Many county residents got a shock earlier this month when they opened their property tax assessments and discovered their homes are worth much less than they were a few years ago.
But while homeowners might be disappointed to see a drop in value, real estate brokers and others involved in the housing market say the news isn't entirely bad.
Why values are dropping
"The sobering news is that while we are selling more properties [than in 2009], the average price is lower," said Bob Crosby, governmental affairs director for the Sun Valley Board of Realtors. "If you look at the county as a whole, volume is up and prices are down."
Property values are assessed using home sale prices, and extremely low prices such as those seen in foreclosure or short sales can bring down values in an entire area. Crosby said these below-market sales made up a higher-than-normal percentage of all sales in 2010.
"The lower prices are making up a larger percentage of the sales, so they tend to reduce the prices," Crosby said. "If you live in a neighborhood where your neighbor is in foreclosure, even though your property isn't under stress, you have to deal with that comparatively lower price if you want to sell."
Though average prices in some neighborhoods may have risen slightly since the beginning of the year, county assessor Valdi Pace said the county cannot use data from recent sales in its assessments.
"We can only use sales from 2010," she said.
Sales after Jan. 1 would impact property assessments for 2012, not the current year.
Pace said her office has seen a "steady" stream of calls from homeowners wanting to appeal their property assessments since the values were released on June 1. The deadline to file an appeal is June 27. Five appeals have been filed as of press time, far fewer than the 30 appeals filed last year.
Pace said she gets calls from homeowners who feel their assessments are too high, as well as those who feel they're not high enough.
"There were people that didn't see a drop, and we've had a few calls on that," she said. "We've had people call and request us to raise their values, which is not anything we can do. We're analyzing the market and we've assessed as the market has indicated."
Michelle Griffith, executive director of the ARCH Community Housing Trust, said falling property values have actually helped the trust. Griffith said that though the value of the property the trust holds has gone down, it has no intent to sell and therefore is financially unscathed.
But lower property values mean more opportunity for ARCH to acquire property, such as a home the trust recently procured in west Ketchum.
"It's a home in a neighborhood that we would not have been able to purchase four or five years ago," Griffith said. "It presented an opportunity for us to take a former market-rate home and keep it affordable in perpetuity."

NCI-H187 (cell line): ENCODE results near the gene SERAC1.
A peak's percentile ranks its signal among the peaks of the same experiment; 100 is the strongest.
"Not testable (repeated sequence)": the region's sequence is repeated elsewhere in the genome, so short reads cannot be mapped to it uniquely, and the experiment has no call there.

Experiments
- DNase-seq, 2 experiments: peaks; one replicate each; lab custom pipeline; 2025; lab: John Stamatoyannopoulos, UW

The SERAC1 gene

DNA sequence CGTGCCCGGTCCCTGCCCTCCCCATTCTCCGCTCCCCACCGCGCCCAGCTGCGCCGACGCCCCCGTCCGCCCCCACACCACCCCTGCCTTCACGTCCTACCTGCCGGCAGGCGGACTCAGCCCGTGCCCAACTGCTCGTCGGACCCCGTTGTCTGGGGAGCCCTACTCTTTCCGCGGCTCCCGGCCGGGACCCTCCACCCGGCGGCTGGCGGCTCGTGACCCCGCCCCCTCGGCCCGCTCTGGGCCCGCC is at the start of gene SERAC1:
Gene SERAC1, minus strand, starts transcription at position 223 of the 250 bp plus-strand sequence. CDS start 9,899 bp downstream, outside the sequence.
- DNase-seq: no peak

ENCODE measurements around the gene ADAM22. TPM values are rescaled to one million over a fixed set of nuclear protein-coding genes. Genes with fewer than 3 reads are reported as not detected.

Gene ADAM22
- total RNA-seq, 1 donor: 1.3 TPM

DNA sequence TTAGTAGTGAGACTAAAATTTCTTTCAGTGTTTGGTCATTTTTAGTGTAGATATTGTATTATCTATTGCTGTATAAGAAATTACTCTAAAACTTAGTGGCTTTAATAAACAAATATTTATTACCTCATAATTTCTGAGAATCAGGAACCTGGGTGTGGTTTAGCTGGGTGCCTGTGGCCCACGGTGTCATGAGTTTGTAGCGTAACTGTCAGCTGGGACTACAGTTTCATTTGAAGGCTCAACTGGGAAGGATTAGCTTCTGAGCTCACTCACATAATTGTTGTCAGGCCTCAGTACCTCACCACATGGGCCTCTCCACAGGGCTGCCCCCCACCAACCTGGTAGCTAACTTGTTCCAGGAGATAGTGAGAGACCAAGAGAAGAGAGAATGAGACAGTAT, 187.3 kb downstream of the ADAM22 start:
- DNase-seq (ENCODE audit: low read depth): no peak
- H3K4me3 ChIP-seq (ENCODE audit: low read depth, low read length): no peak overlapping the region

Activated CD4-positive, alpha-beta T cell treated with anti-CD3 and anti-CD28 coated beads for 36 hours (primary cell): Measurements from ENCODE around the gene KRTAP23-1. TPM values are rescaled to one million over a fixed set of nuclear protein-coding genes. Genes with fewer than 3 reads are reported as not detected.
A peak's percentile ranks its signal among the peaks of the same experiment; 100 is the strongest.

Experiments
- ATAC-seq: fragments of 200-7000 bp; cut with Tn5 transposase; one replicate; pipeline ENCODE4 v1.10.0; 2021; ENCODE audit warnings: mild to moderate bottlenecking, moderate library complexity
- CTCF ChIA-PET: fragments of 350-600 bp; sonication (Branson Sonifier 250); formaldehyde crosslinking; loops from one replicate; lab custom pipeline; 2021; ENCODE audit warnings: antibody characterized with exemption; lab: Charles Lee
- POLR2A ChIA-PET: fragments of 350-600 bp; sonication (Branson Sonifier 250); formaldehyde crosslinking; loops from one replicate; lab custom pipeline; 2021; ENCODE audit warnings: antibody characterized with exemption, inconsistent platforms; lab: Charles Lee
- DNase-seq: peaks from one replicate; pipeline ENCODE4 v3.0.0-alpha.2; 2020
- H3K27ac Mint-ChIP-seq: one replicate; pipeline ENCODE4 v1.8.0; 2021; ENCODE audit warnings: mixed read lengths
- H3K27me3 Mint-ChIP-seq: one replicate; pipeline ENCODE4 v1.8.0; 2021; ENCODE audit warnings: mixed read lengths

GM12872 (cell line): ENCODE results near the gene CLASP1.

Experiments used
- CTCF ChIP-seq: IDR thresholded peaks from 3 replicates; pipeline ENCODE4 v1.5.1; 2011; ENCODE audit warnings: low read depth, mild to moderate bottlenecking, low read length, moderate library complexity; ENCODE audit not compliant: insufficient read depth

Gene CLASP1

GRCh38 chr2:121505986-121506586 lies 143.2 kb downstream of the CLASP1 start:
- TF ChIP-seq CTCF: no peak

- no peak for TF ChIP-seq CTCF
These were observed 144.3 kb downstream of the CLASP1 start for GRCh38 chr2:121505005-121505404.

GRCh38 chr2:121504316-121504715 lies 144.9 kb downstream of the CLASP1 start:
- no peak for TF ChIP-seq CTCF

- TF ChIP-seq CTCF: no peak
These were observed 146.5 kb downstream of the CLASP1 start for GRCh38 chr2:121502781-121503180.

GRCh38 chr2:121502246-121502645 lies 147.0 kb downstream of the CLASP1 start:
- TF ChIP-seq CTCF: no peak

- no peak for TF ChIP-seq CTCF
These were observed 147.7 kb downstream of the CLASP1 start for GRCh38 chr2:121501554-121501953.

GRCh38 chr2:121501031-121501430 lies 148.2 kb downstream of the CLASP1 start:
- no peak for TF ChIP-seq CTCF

Crosby said the recent sale and auction of the Chilali condos in Ketchum is an encouraging sign that investors are interested—for the right price.
"You can never eliminate risk from a transaction, but prices are such that it seems like it's a great time to buy," Crosby said. "If I had a bunch of free cash lying around, I'd be a buyer for sure."
Pace said that now is a great time to invest, but the news is not as good for those who already own homes. Homeowners also saw a drop in the Homeowners Exemption Tax Credit this year, which is based on a federal calculation. The credit reduces the taxable value of a home by the lesser of either $92,000 or 50 percent of the home's value.
"Hopefully, you're not one of those people who mortgaged their house too high," Pace said. "There are plenty of local people who have managed to keep their homes. They'll see things turn around eventually, but not anytime soon."
Crosby and Pace agreed that the market will turn eventually, but neither was certain when or what would prompt it. Pace said she thinks values would drop slightly before rising again.
"There are some areas that will probably see another decrease, but I don't think it will be as substantial as what we've had," she said.
Crosby said the market needs to be cleared of "stressed" properties before prices can rise. Once the market has been cleared of foreclosures and short sales, or once those below-market sales make up a lower percentage of sales, prices and property values should rise.
Crosby said that there are signs the market is turning around.
"The good news is that we're selling a lot more properties," he said. "The market is doing what it needs to do to rebound."
While there is no way of knowing when prices will rise, Crosby predicts that when they begin to turn, investors will flood the market and boost prices even higher.
"When the price correction begins, I think it will be rapid," he said. "People hate to lose a bargain."
Katherine Wutz: email@example.com
County residents have until 6 p.m. on Monday, June 27, to file an appeal of assessed property values. To file, call the county Assessor's Office at 788-5542.